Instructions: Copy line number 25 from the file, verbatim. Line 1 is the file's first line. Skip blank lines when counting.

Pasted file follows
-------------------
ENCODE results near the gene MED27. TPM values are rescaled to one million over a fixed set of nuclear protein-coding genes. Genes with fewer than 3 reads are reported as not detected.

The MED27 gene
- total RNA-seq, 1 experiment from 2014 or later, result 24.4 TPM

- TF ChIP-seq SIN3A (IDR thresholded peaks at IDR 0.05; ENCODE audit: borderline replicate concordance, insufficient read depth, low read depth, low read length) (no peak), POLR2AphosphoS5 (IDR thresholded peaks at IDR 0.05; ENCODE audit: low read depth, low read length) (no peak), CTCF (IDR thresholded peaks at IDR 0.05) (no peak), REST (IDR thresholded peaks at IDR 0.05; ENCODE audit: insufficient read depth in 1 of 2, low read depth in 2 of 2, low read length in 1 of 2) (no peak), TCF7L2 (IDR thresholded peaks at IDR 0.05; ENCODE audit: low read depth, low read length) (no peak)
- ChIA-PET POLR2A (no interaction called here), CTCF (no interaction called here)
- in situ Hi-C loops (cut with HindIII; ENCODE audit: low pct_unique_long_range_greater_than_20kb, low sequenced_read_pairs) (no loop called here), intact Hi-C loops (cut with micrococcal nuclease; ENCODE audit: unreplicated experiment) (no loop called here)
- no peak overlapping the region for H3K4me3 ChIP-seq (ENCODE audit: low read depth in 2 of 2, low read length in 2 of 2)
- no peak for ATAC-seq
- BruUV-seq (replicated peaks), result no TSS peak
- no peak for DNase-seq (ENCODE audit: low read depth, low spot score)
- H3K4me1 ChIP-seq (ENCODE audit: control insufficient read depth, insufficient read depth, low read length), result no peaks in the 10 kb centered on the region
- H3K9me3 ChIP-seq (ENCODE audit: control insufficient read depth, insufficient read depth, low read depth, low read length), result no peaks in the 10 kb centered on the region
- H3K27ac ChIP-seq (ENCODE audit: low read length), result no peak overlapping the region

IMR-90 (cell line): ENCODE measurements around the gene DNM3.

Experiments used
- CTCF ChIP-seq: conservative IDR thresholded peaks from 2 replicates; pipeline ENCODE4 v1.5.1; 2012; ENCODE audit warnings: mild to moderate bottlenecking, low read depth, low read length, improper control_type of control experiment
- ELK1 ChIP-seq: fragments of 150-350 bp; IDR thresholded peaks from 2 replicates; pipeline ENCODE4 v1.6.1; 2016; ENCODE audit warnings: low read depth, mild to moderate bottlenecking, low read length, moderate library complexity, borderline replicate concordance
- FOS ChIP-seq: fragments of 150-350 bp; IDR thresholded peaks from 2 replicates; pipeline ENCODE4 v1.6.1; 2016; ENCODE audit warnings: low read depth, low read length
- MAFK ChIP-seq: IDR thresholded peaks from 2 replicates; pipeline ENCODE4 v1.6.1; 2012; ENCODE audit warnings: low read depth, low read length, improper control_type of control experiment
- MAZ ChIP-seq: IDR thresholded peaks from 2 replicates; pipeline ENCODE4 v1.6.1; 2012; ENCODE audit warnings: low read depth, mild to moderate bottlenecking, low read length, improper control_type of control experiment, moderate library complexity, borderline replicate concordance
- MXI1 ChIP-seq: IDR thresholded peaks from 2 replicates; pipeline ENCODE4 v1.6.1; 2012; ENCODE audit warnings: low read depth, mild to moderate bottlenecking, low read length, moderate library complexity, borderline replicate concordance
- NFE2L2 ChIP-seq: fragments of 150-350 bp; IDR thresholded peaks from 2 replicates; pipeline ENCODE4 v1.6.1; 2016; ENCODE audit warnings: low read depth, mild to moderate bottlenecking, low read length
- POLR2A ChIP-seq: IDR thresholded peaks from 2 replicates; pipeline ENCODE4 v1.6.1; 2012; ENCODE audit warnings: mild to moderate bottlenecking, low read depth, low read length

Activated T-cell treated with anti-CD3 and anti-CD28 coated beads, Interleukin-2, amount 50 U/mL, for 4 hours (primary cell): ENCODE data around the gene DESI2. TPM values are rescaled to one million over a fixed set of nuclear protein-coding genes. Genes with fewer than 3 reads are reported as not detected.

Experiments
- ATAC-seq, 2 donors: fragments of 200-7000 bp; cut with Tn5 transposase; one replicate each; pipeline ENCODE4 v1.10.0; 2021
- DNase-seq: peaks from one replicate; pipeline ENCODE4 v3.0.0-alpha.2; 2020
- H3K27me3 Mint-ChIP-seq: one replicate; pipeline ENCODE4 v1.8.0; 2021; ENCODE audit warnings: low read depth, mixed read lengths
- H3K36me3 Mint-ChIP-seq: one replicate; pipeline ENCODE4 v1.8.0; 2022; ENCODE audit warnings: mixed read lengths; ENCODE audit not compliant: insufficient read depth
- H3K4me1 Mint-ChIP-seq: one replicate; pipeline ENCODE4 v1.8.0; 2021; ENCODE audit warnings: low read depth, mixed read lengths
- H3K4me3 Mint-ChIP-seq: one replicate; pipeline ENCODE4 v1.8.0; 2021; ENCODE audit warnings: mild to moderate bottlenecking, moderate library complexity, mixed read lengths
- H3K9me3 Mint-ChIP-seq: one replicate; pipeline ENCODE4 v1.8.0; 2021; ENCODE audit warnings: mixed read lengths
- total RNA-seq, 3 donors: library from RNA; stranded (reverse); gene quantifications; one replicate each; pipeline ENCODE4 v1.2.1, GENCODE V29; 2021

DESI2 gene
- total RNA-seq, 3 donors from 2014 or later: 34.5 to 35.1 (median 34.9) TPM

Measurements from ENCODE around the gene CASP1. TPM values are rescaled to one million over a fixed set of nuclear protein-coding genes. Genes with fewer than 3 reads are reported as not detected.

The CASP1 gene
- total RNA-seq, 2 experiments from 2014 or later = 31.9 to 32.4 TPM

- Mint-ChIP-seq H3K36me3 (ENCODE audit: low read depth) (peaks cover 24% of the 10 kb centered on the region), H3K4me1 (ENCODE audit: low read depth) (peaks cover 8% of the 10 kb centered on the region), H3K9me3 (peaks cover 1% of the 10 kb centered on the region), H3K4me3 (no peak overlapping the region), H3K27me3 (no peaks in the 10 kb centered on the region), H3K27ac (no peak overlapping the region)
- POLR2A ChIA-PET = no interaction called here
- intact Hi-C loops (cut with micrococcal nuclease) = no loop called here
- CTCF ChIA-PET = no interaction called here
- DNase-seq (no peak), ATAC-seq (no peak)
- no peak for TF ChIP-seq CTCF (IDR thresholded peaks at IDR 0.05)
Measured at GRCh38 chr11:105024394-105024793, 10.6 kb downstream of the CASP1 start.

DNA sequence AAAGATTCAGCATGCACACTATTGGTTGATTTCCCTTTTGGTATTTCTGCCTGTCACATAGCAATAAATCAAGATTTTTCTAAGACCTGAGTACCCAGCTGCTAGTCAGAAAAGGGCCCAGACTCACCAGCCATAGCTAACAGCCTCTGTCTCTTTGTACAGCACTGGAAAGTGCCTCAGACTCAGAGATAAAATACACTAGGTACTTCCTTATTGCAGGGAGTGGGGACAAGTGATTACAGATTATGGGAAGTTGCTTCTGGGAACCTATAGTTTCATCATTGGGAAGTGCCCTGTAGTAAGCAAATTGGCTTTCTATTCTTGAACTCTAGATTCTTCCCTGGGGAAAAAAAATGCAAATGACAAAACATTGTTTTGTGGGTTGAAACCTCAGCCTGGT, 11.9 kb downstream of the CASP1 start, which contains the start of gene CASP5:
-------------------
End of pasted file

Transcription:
Experiments